To tackle delayed crashes, there are several techniques you can use to narrow down the problem. Law enforcement has a better chance of catching a serial killer each time he commits a new murder because each incident provides the investigators with more information. Similarly, the more instances of the crash you have to examine, the easier it will be to solve. Collect documentation for multiple instances of the crash and compare them, using your favorite diff tool. The information that is the same may be the conditions that are required to cause the crash, which are hints to the cause. You can also use this technique to exclude unrelated crash reports, if they are dramatically different than all of the others that you have collected on the issue.

The Reenactment

Your goal now is to be able to reliably reproduce the crash. If you cannot, you will never be able to verify that it was fixed, so you might as well drop it in the cold case drawer.

The next step is reducing the time it takes to reproduce the crash to under a few minutes. If the crash takes an hour to occur, it will take an eternity to investigate it.

If appropriate, try stressing the program by reducing the resources it has available, such as RAM, virtual memory, disk space, network bandwidth, etc. The crash might require one of those resources reaching a critically low point. By reducing those resources from the beginning, such as by launching a lot of applications, filling up disk space with large files, or starting extremely large file transfers, you can induce the required conditions without the usual wait.

Try examining what you think it is doing around the time of the crash. If it is working on a certain part of a large file, then try making that part of the file into the beginning of the file, either by moving it, or by cutting out everything preceding it. If it is in last stage of a multistage process, then try disabling the prior stages.

Once your crash is easily reproducible, you will need to narrow down the problem. Try taking out easily removable items such as plug-ins and frameworks. Next try commenting out half the suspected code, in a way that leaves the other half still compiling and usable. If the problem persists, then you know the bug is in the uncommented half. Then try commenting out half of that code, and continue with this technique until the bug becomes evident.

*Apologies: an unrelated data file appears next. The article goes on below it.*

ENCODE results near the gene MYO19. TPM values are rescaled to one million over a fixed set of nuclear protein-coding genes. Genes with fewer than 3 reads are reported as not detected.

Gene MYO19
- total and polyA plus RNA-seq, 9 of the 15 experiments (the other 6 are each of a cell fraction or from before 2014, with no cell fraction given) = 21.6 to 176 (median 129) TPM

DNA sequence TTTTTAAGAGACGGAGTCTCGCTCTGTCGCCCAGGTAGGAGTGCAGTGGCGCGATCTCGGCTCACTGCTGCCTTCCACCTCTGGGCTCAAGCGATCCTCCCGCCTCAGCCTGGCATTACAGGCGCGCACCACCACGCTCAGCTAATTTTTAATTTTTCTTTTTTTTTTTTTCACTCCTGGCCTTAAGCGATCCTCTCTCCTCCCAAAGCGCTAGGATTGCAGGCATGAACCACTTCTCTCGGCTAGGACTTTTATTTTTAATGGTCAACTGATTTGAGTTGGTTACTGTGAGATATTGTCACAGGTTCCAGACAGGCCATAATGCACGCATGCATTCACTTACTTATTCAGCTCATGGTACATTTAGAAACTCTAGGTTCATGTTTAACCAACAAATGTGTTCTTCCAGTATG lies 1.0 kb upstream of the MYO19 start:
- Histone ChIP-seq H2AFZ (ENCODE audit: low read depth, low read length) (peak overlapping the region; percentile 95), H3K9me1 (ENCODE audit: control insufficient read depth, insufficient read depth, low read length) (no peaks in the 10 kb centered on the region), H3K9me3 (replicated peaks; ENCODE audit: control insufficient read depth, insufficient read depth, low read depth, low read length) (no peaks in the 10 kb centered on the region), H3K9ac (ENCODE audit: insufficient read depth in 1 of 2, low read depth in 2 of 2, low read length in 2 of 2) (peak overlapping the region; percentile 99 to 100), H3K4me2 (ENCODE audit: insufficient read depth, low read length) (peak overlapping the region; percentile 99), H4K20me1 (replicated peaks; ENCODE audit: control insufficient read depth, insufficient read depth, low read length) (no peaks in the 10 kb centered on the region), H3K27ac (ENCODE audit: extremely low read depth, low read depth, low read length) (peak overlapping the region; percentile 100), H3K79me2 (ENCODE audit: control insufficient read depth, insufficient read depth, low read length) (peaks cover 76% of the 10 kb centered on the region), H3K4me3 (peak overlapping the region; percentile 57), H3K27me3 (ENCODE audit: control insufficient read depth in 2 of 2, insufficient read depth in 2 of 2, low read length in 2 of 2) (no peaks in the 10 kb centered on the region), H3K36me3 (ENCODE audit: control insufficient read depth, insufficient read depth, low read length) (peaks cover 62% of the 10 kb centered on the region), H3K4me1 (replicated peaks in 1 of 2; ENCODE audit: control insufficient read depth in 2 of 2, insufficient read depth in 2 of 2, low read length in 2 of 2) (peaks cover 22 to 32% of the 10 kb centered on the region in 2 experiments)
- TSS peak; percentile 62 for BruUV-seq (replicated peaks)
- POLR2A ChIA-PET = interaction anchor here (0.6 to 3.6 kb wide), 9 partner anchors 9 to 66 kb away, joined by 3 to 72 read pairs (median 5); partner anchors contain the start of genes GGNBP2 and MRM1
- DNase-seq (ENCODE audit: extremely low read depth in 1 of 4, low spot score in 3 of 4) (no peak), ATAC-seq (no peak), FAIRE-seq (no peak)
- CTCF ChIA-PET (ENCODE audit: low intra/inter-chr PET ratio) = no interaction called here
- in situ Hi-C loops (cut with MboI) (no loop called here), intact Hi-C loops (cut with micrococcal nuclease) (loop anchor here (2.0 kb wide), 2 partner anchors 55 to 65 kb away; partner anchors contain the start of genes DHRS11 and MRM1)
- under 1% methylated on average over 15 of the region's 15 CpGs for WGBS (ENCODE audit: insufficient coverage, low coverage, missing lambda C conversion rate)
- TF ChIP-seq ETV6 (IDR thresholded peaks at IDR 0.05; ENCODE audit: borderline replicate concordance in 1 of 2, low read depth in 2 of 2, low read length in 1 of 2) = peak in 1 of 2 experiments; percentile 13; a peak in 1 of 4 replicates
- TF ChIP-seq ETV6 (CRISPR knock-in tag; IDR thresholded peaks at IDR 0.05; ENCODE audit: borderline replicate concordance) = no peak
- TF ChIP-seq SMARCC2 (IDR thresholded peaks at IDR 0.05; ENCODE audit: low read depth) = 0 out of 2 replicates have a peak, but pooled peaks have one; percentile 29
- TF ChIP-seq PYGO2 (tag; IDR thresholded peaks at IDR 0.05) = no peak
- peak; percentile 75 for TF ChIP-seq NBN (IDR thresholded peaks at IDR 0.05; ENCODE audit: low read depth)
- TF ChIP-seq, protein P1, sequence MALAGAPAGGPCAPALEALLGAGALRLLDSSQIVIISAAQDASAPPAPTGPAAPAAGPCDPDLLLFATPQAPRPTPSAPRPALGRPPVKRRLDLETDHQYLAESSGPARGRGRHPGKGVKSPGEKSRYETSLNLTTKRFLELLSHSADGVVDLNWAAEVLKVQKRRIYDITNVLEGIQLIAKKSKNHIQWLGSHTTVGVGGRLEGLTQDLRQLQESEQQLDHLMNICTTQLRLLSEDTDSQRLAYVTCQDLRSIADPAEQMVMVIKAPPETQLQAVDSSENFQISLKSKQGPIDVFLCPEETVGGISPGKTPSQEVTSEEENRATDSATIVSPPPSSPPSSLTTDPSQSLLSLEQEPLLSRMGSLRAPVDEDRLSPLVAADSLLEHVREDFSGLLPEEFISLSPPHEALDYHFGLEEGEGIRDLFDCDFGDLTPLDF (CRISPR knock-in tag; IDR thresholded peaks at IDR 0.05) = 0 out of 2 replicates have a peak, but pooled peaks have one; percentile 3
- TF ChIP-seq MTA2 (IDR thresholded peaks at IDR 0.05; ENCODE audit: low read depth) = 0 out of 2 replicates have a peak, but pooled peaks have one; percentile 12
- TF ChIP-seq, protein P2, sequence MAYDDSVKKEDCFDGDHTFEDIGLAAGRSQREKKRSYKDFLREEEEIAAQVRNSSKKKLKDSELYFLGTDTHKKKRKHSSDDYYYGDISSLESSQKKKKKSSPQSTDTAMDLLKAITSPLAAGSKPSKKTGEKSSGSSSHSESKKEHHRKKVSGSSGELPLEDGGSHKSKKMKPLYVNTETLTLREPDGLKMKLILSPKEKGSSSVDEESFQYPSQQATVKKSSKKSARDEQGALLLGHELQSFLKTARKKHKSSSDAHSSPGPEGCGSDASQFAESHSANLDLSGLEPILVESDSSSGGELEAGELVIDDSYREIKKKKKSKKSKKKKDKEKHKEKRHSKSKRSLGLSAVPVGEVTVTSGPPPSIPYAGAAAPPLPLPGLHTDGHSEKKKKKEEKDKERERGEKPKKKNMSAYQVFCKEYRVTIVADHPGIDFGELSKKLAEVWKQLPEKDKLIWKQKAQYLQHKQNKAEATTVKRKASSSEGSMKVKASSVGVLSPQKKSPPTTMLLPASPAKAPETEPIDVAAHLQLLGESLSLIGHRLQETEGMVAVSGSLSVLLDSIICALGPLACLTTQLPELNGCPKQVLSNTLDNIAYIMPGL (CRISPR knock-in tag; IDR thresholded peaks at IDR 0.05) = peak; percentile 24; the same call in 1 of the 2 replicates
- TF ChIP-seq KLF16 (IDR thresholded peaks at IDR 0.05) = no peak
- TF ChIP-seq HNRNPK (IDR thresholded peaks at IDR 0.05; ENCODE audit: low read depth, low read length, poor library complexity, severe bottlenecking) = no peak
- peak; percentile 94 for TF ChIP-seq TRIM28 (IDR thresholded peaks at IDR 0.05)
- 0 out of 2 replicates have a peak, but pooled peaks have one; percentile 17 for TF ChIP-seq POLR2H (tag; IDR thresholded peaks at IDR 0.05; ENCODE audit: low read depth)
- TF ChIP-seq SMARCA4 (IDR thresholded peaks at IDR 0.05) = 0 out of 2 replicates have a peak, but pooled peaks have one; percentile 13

Another useful technique is regression, which requires that you use a source control management (SCM) product, such as CVS, Subversion, or Perforce. It will also be useful to have unique version numbers for every build of your product like we discussed earlier. Try going back through previous builds of your product until you find one where the problem did not occur. Then, using your SCM tool, find the changes that were made between the unaffected build and the affected build. Those changes are likely to contain the bug.

The Suspect Lineup

You should now be able to turn the problem on or off at will, making the crash occur or not occur.

Now that you have found the fix, you might be thinking that you are done, but there are often many possible fixes for any problem. Do you really want to use whichever one happened to be the first that you found? Take the time to think of a few other possible ways to fix the problem. Then consider the benefits and drawbacks of each. Consider the time it takes to implement, the maintainability of the code, the scope of the changes, and the likelihood that the fix will cause more problems. Now you can pick the best fix and implement it.

The Conviction

You are almost done. Document the bug and the fix in your code, so that neither you, nor the other members of your team inadvertently reintroduce the problem. Document it in your source code management system as well, so that you know when you fixed it, both in regards to time and to versioning. And finally, document it in your release notes so that your users know that this is the update that will fix the problem they are encountering. Do not be so ashamed of the crash that you omit it from the release notes. All applications crash, even Apple's. The fact that you found it, fixed it fast, and made the fix available to your users quickly and honestly, is something to be proud of. Keeping excellent records like this will help prevent the problem from reappearing, and will also provide you with valuable resources for tracking down your next crash.

Suggested Reading

Apple. "Technical Note TN2123: CrashReporter".

Wikibooks. "X86 Assembly/X86 Architecture".

William Swanson. "The Art of Picking Intel Registers".

David Garcea is the Engineering Program Manager for Macintosh Desktop Products at the U.S. headquarters of Telestream, Inc., makers of Flip4Mac WMV, Episode, Drive-in, Pipeline, and ScreenFlow. Drawing on over twelve years of experience making Mac applications and plug-ins, he leads the team of engineers that makes it possible for you to make and watch WMV content on your Mac, load all of your DVDs onto your laptop, or capture, transcode, and edit a multi-camera concert in Times Square. He has a bachelor's degree in computer science from the State University of New York Empire State College, and lives in Northern California. You can reach him at